There are many reasons that people are leaving churches in America. Part of the reason might be is that the number of Americans who believe that faith is losing influence in society is growing. In fact, 67% of American adults think religion, as a whole, is losing influence while only 27% think that there’s an increase in societal influence.1 The numbers from 2006 indicated that churches are averaging around 600 congregants with about 125 children in attendance on average. Singling out a medium state, Massachusetts, they had only 30% who attended church on a weekly basis. This number was half that a hundred years ago.
A report from a 2005 study published in The Journal for the Scientific Study of Religion by sociologists C. Kirk Hadaway and Penny Long Marler revealed a precipitous decline in church attendance over the last 30 to 40 years. While the numbers recently indicated about 40% of the nation belonged to a church, in reality only 17% were consistent in attending each Sunday. The disparity is seen when the number of members verses the number of non-active members is compared with one another. Someone can claim to be a member of a church but that doesn’t mean that they attend regularly. Many of them only passed through church doors for Easter and Christmas services so this somewhat reconciles the difference between the claimed 40% who belonged to a church and the 17% that were actually in church weekly. That is as low as it has ever been since statistics have been recorded for the U.S. FULL POST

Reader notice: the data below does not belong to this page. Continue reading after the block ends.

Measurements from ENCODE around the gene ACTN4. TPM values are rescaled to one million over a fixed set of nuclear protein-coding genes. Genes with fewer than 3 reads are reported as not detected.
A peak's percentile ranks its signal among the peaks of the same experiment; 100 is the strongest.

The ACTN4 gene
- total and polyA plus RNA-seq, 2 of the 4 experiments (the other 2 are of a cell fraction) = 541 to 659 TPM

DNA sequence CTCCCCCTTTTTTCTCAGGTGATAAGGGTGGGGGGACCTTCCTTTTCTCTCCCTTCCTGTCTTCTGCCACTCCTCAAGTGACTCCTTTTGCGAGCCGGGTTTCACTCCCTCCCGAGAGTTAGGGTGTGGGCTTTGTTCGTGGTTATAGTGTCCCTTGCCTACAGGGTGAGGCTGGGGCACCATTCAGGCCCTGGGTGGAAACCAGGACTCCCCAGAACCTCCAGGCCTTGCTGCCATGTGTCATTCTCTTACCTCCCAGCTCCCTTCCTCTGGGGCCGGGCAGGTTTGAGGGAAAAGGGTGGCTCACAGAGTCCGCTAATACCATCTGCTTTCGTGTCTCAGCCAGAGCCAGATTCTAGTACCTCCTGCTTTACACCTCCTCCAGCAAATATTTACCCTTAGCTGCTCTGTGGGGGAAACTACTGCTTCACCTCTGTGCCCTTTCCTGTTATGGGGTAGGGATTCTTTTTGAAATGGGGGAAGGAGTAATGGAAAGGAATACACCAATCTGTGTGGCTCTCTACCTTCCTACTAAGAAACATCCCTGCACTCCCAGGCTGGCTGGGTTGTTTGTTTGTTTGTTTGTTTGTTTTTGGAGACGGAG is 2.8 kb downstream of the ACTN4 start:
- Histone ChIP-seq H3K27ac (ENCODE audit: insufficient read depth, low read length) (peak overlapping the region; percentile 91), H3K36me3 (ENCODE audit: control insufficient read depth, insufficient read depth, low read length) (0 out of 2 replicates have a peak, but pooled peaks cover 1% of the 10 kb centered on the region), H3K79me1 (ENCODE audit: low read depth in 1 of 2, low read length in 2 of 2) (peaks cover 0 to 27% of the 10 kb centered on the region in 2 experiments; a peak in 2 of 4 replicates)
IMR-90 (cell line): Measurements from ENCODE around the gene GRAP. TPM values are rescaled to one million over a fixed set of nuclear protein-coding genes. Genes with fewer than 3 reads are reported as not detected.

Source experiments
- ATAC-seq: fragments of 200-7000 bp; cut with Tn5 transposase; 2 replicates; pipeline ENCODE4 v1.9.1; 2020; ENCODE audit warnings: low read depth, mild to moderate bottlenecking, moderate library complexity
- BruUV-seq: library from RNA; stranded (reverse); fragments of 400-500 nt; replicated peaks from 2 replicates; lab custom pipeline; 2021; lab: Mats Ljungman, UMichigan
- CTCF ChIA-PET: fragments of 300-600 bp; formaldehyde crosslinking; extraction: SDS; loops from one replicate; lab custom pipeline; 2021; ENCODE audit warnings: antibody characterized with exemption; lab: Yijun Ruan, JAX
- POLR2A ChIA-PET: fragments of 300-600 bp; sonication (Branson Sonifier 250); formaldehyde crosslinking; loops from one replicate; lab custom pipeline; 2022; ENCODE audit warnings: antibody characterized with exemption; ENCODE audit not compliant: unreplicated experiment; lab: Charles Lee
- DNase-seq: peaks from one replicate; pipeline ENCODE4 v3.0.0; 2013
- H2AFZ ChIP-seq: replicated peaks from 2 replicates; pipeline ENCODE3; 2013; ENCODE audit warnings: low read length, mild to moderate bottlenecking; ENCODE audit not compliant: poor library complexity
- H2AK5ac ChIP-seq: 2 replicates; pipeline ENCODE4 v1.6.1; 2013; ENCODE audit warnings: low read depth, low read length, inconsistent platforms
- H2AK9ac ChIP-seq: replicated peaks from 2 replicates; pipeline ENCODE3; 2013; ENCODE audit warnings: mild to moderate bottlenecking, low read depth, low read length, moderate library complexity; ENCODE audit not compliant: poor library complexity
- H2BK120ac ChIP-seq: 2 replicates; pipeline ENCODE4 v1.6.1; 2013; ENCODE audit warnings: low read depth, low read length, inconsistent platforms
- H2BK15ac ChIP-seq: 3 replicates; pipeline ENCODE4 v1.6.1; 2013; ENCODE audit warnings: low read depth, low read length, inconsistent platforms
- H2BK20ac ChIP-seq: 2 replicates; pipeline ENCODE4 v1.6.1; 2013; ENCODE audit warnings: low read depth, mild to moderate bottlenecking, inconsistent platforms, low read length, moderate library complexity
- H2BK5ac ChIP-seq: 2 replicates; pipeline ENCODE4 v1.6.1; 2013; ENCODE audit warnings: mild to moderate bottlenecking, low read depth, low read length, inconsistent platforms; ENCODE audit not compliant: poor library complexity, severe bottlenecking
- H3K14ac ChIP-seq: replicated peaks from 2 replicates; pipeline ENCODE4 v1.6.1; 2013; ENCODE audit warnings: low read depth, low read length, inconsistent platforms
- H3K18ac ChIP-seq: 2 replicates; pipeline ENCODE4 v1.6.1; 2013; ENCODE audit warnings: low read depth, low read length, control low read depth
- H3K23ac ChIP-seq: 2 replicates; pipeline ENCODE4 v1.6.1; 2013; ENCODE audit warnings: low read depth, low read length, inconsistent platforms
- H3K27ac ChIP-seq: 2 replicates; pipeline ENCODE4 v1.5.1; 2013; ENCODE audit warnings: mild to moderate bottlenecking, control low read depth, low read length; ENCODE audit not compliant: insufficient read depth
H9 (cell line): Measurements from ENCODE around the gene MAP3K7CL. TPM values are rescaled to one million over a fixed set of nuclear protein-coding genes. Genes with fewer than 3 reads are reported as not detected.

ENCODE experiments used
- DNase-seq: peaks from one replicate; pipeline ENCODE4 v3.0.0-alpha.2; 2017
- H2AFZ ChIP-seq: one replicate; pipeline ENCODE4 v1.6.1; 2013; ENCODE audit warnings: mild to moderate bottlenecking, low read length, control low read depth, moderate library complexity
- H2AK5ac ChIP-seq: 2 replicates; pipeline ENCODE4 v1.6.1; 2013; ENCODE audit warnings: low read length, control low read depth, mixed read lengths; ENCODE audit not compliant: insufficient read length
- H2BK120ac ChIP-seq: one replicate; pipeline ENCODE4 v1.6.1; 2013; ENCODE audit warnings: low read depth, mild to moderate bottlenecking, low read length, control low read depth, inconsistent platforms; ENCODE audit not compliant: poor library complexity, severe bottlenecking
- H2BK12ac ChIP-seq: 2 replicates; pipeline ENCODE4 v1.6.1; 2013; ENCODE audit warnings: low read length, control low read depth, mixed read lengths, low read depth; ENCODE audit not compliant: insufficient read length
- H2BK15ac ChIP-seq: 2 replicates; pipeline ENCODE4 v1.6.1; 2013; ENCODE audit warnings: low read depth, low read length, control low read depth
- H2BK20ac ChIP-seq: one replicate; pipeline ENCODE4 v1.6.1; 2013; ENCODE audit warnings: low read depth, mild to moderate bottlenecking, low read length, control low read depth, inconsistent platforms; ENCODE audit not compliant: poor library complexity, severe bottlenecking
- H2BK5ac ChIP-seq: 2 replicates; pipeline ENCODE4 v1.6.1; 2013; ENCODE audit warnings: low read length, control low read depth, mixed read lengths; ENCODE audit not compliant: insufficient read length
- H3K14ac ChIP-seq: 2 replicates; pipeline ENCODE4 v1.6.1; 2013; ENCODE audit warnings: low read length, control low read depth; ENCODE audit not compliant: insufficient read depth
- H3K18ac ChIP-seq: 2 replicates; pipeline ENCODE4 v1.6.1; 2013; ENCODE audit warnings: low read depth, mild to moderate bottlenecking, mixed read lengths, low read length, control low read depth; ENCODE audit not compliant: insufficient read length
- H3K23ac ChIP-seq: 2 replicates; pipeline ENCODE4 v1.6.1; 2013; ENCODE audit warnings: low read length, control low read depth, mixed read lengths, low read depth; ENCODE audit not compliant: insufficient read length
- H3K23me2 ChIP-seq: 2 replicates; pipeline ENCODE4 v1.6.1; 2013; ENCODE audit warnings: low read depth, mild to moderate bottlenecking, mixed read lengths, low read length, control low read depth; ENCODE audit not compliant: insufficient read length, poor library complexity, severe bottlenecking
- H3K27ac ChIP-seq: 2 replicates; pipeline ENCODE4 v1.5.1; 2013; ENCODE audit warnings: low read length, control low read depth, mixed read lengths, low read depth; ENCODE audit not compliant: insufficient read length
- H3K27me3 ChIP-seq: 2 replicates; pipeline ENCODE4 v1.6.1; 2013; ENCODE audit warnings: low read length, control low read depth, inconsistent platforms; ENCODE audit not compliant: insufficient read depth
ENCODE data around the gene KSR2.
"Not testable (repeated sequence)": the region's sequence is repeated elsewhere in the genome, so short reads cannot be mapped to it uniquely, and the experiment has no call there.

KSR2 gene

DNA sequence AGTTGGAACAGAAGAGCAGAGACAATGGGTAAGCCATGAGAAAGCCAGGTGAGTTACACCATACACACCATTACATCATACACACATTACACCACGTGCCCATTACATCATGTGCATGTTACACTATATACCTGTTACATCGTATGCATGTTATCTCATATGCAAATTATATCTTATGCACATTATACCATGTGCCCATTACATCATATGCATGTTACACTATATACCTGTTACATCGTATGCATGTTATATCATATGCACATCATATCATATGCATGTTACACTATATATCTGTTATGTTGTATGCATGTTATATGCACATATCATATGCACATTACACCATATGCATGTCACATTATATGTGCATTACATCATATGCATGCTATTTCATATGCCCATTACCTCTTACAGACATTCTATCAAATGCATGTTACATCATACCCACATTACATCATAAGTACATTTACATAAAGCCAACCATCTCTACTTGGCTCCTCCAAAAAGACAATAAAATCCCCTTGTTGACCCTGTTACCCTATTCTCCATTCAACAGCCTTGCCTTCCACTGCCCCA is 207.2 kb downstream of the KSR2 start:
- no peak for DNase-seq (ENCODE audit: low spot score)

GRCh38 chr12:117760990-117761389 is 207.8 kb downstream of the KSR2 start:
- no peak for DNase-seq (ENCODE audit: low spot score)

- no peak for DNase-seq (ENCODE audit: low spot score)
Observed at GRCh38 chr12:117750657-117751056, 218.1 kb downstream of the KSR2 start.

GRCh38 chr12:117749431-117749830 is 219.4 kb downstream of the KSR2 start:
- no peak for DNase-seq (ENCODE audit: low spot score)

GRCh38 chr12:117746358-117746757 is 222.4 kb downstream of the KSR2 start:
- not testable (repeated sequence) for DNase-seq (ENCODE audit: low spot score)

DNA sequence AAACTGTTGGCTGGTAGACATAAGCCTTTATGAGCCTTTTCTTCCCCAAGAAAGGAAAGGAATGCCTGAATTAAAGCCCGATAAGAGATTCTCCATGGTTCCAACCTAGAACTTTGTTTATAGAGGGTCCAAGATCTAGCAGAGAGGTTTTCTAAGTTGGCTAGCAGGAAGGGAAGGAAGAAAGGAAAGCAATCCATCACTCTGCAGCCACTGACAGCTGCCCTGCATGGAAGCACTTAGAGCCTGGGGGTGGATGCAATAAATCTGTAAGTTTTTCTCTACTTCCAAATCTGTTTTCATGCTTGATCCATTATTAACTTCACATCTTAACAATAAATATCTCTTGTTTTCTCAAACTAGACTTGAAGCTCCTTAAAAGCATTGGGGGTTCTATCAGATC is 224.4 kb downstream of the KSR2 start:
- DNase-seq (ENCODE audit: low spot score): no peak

Posted 8/26/14 at 4:00 PM | Jack Wellman
We use the word "its heaven" so much that it has lost much of its wonder. Think about this. Look at the news or read the headlines of the newspaper. What a dreadful sight indeed. There are wars and rumors of wars, there is terrorism, there are deadly diseases, earthquakes, floods, and droughts, however if we contemplate the future, we ought to think of our final destination. When we took a vacation to a ski resort in the Colorado Mountains one year we were thinking about it well ahead of our departure. We began to picture the ski slopes, the fresh snow, the clean, crisp mountain air, and the hot tubs at our resort.